THE STORY OF BILLIE
James Hamilton talks to Diana Ross about ‘Lady Sings The Blues’
DIANA ROSS – Movie Star! As such, and not as a singer, she came to London last week to attend the British premiere of her first film, “Lady Sings The Blues”, in which she plays the role of Billie Holiday, the tragically drug-addicted jazz singer whose autobiography served as inspiration for the film’s plot.
Billie Holiday died in 1959, aged 44, after leading a life to which this filmed version bears little relation. However, the harsh criticism which has been directed at the film’s fictional simplification of the truth is undeserved by Diana, who went to quite amazing lengths to soak up all that she could about the real Billie Holiday and her era.
Surprisingly, other than once remarking “Ah! That’s really something!” about a version of My Man, Diana had been totally disinterested in Billie’s work prior to 1969, when the idea of making the film was first mentioned to her. Disinterest gave way to devotion, and Diana’s research began.
“If I have to play someone I have to know her. I cannot meet her, because she’s dead: the only way I can meet her and know her is through her music and through pictures, through things that were written about her, talking to people that knew her. And that wasn’t enough.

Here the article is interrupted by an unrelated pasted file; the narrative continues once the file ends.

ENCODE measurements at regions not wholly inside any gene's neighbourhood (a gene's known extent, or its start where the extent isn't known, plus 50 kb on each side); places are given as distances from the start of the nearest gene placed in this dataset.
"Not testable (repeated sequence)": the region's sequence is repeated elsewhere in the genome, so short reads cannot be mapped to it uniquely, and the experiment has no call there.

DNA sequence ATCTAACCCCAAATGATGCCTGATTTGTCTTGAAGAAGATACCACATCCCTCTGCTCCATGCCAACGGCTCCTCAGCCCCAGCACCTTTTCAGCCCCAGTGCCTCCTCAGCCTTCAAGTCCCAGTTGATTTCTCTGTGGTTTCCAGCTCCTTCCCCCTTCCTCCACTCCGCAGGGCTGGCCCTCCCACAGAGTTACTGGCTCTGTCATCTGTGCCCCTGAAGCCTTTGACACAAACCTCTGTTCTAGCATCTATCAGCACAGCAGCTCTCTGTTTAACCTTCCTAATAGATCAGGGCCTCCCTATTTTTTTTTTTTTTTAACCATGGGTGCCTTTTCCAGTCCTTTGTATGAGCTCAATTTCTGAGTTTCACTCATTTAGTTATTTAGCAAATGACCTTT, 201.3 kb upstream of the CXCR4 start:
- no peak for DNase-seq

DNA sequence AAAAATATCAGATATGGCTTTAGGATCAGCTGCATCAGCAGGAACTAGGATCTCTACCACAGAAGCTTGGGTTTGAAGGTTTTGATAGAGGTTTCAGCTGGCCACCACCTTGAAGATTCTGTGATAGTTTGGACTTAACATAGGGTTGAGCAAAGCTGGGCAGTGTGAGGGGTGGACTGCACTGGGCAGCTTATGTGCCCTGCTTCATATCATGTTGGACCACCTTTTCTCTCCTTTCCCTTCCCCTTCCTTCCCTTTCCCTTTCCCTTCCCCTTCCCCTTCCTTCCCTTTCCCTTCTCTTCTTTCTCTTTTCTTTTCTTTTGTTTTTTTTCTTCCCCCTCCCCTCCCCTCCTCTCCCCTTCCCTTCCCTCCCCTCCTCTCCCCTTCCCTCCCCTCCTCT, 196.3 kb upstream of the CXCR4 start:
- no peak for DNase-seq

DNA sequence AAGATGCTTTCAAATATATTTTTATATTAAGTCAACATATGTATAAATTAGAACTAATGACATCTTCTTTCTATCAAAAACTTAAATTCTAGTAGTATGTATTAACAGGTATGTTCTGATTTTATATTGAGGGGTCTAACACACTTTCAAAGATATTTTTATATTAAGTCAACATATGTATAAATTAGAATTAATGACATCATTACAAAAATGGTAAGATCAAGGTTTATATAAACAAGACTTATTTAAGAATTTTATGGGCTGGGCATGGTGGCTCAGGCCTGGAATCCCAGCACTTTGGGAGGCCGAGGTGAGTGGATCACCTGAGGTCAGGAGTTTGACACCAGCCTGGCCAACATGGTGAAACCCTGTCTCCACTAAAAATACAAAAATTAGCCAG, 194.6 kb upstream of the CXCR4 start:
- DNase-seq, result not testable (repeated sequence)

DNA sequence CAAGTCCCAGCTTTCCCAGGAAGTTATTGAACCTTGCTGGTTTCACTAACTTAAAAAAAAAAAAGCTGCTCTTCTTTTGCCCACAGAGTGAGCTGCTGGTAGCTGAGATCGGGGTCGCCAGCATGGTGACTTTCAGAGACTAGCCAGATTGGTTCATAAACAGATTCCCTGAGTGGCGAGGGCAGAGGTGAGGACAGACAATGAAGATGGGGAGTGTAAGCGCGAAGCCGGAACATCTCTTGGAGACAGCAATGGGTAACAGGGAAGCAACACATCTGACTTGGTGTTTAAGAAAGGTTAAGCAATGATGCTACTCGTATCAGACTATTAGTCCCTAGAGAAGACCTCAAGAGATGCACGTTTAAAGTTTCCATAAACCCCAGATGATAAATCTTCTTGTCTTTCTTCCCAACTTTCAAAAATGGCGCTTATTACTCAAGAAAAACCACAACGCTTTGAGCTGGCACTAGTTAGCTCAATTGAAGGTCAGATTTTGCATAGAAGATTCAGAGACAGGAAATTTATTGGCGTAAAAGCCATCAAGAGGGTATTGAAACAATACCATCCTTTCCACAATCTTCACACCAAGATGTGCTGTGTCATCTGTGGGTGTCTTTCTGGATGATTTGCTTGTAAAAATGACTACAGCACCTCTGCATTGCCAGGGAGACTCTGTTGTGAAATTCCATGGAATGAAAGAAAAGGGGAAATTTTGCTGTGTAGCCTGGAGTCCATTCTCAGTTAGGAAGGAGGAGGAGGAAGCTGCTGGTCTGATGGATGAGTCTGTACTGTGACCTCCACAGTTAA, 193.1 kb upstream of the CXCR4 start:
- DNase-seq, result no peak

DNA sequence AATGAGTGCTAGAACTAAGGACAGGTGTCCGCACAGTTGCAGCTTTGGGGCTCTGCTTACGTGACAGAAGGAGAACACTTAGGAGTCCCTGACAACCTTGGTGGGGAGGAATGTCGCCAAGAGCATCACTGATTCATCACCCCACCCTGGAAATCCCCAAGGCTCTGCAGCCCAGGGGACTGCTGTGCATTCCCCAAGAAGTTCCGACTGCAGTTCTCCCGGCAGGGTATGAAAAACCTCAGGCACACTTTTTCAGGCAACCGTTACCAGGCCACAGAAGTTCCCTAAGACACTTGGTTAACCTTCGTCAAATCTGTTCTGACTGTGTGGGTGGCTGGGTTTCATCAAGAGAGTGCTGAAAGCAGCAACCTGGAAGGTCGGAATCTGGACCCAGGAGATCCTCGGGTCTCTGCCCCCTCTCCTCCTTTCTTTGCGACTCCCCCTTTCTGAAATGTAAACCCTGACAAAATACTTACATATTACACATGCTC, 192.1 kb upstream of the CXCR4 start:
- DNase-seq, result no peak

“I had to know the time, and where she travelled, and how she came about. I had to know what was happening then, in the world at that time. And that wasn’t enough.
“Then I had to know about drugs – why this drug, why any drug? Why did she go this direction and not another? Even to the end of my research I began to know her every day I worked on the film, because it wasn’t just acting – I do a lot of reacting to situations that were given to me that were her situations – or supposedly her situations – and I still began to know her more, every day I began to learn something about her. And I don’t know that even at the finish of the film that that was enough.
“I would think that my research took more than a year. Nine months totally I know that I listened to no other music other than music of the ’30s, and jazz, and, er, looking at pictures of what the clubs looked like from the outside and trying to picture what they looked like on the inside, and what the girls wore, and the Jitterbug, dances, all those things that I thought made a difference in how she lived. I’ve been trying to see how different it was from the way things are today.”
In the light of this dedication to authenticity, the film’s inclusion of many seemingly anachronistic slang expressions, the bantering use between blacks of the word “nigger” among them, could be thought of as odd. Diana, who, it must be emphasised, was the driving force behind the period feel of the whole film, thinks not. “Those words were used then, too. I paid quite a bit of attention to that.”
As you probably heard, Diana was nominated for, but failed to win, the Academy Award. Although disappointed, she recognises the importance and glamour of an award such as the “Oscar”, and knows that a beginner’s chances in the ballot are slim indeed, no matter how well that beginner performed. At least she herself was happy with her performance – and she is seldom satisfied.
“I knew that, with whatever learning I had dramatically, I had done my best. That’s all I wanted to do, that’s all I could do. And then, from there, a lot of the beautiful things that I loved, and spent a lot of time on, ended up on the cutting room floor . . . that’s the way it goes, that’s show business!”